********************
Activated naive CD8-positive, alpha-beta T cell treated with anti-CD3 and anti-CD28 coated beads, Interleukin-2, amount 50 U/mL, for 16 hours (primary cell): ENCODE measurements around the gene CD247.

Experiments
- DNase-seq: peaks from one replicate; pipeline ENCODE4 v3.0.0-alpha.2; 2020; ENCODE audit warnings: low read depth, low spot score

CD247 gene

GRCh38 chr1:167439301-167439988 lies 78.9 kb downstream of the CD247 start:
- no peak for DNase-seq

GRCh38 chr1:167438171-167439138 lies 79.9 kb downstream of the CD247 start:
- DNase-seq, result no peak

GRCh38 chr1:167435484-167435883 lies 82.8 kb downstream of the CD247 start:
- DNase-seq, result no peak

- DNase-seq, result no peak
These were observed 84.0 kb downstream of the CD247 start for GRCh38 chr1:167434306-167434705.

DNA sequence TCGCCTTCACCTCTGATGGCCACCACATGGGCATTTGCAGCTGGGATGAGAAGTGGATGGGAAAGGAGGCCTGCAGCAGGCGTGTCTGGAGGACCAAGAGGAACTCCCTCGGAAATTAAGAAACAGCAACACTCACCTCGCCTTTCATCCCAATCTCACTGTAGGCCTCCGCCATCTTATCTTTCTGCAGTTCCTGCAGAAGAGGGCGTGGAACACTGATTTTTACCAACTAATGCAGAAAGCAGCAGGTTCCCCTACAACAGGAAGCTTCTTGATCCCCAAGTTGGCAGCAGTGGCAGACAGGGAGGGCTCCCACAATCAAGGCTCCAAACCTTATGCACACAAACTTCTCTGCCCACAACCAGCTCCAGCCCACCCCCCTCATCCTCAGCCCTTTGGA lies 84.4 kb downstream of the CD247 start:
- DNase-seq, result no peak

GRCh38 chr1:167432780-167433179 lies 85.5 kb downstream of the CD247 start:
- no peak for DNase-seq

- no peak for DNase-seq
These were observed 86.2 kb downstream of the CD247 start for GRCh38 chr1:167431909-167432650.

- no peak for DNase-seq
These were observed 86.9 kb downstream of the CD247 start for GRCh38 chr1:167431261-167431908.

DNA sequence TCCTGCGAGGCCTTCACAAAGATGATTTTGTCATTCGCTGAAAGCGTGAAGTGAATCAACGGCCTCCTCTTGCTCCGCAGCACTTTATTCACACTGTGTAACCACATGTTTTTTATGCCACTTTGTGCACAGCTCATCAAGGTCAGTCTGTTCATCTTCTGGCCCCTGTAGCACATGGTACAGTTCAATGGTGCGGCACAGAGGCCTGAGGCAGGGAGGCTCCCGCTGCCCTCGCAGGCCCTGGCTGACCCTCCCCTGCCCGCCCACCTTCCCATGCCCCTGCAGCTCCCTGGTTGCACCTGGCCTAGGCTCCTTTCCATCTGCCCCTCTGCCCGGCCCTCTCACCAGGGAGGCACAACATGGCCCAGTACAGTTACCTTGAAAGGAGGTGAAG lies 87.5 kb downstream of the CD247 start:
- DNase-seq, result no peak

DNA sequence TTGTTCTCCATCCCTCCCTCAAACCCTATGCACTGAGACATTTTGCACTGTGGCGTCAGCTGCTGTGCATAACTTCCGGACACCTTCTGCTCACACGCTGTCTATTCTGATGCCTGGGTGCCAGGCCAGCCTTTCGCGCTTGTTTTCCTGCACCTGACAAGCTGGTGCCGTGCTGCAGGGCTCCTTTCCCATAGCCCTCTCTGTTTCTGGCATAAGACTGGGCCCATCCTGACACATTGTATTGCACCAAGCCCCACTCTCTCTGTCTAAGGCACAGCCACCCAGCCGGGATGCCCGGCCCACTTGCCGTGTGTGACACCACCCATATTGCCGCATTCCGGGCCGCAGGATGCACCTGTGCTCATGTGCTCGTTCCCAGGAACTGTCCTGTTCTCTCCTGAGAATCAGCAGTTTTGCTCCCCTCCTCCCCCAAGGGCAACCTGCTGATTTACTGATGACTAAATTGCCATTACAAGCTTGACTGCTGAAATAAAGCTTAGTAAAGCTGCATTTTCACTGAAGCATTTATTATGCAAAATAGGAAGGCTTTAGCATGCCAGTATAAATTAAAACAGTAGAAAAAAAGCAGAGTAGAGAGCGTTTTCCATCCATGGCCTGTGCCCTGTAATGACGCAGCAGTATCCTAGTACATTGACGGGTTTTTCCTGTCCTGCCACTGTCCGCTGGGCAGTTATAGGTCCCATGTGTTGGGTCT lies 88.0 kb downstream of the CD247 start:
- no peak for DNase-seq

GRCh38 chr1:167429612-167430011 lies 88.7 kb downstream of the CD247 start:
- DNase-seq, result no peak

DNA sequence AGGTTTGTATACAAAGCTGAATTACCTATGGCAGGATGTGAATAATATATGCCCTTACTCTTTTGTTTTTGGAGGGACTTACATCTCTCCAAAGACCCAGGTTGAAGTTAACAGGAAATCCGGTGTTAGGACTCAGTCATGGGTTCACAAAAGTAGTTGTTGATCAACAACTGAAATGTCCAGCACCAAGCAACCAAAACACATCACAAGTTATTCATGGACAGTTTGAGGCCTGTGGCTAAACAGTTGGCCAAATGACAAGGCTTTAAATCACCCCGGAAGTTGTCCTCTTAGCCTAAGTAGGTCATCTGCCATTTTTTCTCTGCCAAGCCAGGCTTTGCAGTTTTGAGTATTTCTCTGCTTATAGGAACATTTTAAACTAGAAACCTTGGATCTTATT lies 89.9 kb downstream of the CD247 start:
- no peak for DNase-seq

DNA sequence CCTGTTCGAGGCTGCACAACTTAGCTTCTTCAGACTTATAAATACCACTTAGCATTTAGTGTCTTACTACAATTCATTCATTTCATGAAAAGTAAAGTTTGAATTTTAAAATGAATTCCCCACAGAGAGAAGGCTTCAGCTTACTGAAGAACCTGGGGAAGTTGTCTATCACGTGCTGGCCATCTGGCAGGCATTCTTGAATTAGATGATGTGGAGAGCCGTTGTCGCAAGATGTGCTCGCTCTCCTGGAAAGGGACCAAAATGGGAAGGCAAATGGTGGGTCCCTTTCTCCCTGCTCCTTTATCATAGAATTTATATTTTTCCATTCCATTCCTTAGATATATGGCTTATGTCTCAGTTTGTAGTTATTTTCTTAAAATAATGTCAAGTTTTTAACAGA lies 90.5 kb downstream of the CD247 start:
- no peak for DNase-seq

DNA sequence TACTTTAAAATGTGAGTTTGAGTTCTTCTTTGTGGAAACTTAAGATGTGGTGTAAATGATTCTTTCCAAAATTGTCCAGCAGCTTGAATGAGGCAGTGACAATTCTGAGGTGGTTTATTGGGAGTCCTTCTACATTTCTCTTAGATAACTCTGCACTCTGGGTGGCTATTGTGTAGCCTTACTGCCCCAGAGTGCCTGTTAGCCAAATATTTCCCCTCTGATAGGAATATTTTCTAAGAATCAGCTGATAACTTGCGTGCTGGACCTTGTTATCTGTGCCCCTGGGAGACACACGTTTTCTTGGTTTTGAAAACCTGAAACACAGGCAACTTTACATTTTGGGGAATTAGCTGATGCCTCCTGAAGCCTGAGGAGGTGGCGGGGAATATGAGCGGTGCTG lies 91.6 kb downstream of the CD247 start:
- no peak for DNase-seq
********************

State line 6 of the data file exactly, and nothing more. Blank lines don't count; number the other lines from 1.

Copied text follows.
- no peak for DNase-seq